Social Media & the Anxiety of "Seen" (Part 1)
Updated: Mar 7
This ended up being a lot more substantial than I had planned, so I am going to be splitting this entry into two parts. Make sure you catch the second part once it is up!
We are living in a world that, at least on the surface, doesn't seem too different than it was 20 or 30 years ago. And in many ways, it isn't. However, a truly striking and perhaps unexpected difference with the world today compared to the recent past is how significantly technology is changing the way we interact with each other.
Popular science-fiction flicks of the 80's like Back to the Future II or Blade Runner had clear visions of what the future would look like, and it typically involved flying cars, sprawling supercities and goofy tech like self-tieing shoes. These predictions were all good fun and worked well in the isolated realities of their respective films, but the point I'm making here is that no-one could have predicted the internet's effect on us, and by extension, the impact that smartphones would have on us (for better or for worse).
In 2019, a smartphone is no longer a mobile phone. Let's face it, the actual "phone" app is probably one of your least-used apps on your device. A smartphone today is a tether, forever keeping us tied to the internet; keeping us in touch with other people, primarily through Social Media apps like Facebook, WhatsApp, Twitter, Instagram, Snapchat, TikTok (whatever the fuck that is)... you get the idea.
But it wasn't always that way. Even in my lifetime I have seen a dramatic change in the way that the internet is used for communication, but the truth is that nobody seemed to have even noticed. Let's look back to the mid 2000s. This was a time where mobile internet was very slow, and was essentially useless for any serious browsing or messaging. Not only that, but this was before smartphones were commonplace. Most people had simple candybar or flip phones, with a 2.5 inch screen and no qwerty keyboard to speak of. So, most of my online messaging with friends was done on my home PC, sat at a desk, on good ol' MSN Messenger. Fundamentally, many of the elements of MSN Messenger are the same as what we see in messaging apps today. You've got a friends list, emojis (or emoticons, as they were known back then), profile pictures and a place to update your status. The difference with MSN wasn't so much with the what, but the how. In order to have a conversation with your friends, you both had to be "online". I remember getting home from school, excitedly rushing to my computer and refreshing my friend list to check who was online to chat to. The difference back then was that not everyone was always immediately available - there were specific windows of time where they were available. They'd be online for an hour or two after school, and nobody really bothered sending messages when someone was offline, because they wouldn't be able to immediately reply.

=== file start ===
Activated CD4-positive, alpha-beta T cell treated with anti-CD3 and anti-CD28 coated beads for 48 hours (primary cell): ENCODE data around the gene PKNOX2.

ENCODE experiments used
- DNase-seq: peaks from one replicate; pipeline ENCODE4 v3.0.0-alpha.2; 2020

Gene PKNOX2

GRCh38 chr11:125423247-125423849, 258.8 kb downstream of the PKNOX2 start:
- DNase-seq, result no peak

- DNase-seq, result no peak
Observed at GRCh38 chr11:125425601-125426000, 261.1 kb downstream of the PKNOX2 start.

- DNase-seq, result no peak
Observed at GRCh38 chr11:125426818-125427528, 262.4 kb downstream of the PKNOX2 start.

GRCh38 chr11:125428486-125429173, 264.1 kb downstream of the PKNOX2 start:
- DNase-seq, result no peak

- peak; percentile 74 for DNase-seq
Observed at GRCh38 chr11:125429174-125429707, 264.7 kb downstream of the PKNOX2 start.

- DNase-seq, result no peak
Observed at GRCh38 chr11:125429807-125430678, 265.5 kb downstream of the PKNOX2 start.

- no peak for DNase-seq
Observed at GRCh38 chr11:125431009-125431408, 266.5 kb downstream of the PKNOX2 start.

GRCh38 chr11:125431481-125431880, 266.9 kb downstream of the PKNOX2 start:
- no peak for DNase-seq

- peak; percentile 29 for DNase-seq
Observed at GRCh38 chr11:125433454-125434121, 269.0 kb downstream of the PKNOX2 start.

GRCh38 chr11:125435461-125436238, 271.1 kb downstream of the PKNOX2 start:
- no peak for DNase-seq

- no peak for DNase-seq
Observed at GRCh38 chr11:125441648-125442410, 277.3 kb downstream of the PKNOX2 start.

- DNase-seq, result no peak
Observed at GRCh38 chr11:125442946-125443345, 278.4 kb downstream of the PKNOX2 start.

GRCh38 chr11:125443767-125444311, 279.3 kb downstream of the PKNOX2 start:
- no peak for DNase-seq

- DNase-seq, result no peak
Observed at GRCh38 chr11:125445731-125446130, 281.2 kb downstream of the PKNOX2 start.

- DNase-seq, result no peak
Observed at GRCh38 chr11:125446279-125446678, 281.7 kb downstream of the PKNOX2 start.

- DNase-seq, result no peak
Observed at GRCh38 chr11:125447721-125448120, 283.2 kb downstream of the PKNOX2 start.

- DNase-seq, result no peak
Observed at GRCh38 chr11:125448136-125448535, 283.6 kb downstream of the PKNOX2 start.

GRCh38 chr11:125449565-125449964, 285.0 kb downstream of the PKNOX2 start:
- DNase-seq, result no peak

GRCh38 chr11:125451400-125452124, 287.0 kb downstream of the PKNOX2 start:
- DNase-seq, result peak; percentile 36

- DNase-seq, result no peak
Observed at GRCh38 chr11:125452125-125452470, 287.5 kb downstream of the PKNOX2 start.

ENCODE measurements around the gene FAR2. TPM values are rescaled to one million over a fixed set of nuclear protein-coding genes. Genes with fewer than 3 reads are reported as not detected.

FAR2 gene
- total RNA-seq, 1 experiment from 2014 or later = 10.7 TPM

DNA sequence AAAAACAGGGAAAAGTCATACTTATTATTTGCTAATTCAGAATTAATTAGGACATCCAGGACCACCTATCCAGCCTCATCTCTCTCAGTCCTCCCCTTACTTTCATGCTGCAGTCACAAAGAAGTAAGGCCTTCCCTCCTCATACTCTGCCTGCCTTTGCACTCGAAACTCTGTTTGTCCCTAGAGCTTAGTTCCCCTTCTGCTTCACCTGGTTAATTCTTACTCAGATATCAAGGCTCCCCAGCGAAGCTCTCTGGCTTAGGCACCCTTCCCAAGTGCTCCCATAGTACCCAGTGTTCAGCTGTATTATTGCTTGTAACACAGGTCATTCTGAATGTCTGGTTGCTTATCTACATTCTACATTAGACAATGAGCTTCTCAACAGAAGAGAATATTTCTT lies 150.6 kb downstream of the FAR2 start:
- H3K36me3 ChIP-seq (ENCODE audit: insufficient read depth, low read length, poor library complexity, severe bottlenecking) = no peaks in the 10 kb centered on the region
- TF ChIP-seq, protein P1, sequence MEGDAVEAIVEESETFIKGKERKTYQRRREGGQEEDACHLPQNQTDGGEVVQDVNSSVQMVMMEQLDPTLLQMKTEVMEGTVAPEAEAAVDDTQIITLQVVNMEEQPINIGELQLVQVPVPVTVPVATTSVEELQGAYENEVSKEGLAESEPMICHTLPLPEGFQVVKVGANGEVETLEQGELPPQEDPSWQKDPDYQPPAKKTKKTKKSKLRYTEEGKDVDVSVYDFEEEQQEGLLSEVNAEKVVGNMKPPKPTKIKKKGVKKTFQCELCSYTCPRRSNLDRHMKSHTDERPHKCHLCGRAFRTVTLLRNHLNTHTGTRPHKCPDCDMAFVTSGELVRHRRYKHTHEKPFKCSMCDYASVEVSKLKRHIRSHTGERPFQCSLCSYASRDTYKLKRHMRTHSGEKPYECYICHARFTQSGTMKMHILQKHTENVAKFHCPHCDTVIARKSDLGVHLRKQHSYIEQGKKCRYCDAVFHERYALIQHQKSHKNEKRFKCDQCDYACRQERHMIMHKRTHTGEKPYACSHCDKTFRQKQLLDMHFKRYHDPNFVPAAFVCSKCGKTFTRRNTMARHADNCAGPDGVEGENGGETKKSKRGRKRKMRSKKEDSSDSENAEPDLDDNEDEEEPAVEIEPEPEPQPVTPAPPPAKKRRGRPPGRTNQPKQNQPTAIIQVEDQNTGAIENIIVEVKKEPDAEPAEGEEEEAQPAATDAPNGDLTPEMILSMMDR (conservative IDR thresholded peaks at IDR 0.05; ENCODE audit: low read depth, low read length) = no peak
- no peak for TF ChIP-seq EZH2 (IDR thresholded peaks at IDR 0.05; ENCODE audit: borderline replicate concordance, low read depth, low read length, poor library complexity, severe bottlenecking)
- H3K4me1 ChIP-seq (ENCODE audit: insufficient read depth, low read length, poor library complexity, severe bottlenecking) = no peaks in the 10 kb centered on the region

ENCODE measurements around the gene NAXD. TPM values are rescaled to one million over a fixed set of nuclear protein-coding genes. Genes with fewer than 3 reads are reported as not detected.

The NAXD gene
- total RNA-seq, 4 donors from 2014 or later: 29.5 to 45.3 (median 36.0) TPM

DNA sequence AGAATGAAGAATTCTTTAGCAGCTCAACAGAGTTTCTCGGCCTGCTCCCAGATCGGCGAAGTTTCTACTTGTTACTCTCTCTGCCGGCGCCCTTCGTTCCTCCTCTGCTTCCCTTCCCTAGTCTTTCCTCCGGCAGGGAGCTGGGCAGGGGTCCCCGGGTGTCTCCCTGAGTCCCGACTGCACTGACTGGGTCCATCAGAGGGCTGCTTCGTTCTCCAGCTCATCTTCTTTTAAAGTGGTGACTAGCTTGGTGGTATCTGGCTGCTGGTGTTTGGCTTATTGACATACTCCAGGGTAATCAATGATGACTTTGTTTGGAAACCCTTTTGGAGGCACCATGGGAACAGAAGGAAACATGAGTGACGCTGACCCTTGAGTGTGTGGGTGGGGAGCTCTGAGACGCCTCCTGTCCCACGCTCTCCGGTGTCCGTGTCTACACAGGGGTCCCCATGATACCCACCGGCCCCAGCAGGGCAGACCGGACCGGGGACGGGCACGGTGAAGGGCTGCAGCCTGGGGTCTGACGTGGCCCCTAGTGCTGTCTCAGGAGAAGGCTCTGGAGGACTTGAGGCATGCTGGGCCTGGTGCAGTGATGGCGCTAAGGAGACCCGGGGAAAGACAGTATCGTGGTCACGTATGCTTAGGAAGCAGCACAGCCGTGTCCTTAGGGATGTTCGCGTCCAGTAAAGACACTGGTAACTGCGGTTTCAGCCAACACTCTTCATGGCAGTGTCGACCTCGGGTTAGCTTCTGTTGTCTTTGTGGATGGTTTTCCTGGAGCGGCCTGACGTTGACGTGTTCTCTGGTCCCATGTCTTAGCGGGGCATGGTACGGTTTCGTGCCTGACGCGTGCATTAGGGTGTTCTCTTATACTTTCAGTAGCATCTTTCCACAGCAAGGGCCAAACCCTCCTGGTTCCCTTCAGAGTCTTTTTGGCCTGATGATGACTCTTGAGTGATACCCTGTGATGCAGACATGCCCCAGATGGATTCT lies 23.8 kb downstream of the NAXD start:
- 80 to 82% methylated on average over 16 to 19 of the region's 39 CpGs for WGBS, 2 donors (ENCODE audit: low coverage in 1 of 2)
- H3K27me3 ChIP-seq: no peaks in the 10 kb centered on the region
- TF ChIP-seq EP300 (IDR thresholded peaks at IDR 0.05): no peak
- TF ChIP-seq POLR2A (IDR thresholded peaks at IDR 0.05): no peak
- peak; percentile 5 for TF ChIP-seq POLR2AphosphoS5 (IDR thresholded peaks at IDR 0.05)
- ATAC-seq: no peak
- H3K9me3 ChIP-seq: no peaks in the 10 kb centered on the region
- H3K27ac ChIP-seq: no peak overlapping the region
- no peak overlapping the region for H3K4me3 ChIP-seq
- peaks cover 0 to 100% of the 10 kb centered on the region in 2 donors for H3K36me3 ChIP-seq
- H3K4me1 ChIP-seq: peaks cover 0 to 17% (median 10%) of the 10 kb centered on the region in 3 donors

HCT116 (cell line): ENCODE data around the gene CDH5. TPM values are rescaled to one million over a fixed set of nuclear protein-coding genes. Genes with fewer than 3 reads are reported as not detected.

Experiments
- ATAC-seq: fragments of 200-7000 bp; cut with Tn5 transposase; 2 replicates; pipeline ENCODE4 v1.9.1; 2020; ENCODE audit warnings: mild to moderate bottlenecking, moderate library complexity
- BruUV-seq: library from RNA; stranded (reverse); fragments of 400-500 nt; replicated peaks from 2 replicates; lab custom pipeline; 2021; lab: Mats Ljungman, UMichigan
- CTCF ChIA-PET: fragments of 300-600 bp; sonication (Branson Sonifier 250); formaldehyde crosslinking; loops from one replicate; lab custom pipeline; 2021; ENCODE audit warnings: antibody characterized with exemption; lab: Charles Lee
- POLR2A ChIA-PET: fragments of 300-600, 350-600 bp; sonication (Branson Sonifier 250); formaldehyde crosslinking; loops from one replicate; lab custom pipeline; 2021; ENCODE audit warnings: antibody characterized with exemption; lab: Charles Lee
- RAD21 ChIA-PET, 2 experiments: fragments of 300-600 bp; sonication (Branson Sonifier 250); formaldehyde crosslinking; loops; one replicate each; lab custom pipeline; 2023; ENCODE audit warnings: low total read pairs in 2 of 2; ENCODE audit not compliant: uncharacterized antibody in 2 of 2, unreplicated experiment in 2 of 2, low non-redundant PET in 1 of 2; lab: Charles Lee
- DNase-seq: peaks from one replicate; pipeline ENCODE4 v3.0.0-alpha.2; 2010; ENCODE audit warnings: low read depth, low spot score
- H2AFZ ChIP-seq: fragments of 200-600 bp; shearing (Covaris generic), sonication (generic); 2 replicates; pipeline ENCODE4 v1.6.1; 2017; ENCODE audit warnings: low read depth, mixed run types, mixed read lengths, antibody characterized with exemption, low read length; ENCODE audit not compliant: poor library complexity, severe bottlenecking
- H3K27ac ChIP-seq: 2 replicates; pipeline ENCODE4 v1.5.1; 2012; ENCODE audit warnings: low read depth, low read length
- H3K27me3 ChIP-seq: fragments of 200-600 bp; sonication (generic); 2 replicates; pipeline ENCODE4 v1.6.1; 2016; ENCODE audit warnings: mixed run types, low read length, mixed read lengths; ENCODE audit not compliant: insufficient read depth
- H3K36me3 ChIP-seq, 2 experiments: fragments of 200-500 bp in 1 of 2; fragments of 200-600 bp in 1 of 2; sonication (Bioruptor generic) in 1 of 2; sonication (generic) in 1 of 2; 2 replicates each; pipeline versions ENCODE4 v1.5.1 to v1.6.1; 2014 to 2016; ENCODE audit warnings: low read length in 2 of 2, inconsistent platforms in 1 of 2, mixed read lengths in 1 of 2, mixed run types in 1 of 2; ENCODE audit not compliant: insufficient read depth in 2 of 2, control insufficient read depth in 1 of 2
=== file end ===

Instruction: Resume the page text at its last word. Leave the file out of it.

At some point, this all changed. MSN Messenger was eventually shut down and everyone moved onto their own social media apps of choice, but around this time is when both mobile phones, and mobile internet, were becoming rapidly more viable. I remember getting my first smartphone, and being amazed that what was previously only accessible by firing up my enormous tower of a computer was now in the palm of my hand. And suddenly I, nor anyone else, were tied to being sat down at a PC to have a chat with a best mate or awkwardly flirt with a school crush. The lid had been blown off, and it was amazing.
For a time.
Fast-forward to 2019, and the novelty has worn off for those who remember the time before smartphones, and for those who don't - well, they don't know any different. Mobile data speeds are now comparable to broadband connections, and smartphones are comparable to most laptops and PCs in terms of processing power and screen resolutions. Most of the population has a miniature computer inside their pocket, and we are leaving ourselves open to being bombarded at any moment with group Facebook messages, Instagram likes, Retweet notifications, spam emails and reminders to come back to playing Candy Crush Saga. We're constantly being overloaded with information and notifications, and it's no longer special. We're so far away now from that excited child, sitting waiting for his friends to come online on MSN. Nowadays, in this age of overload, it has become commonplace to simply choose to ignore messages as they are coming in. Maybe you're at work. Maybe you've seen the message and intend to reply later. Maybe you've seen the message and have no intention to reply at all. Or maybe you are simply sick of being bombarded, and just want a moment's peace and quiet. But the person on the other end doesn't know exactly what it is you're up to - as far as they're concerned, you're online and available.
Thanks for reading - Part Two will focus more on the anxiety and other issues associated with social media and messaging. Be sure to check back soon!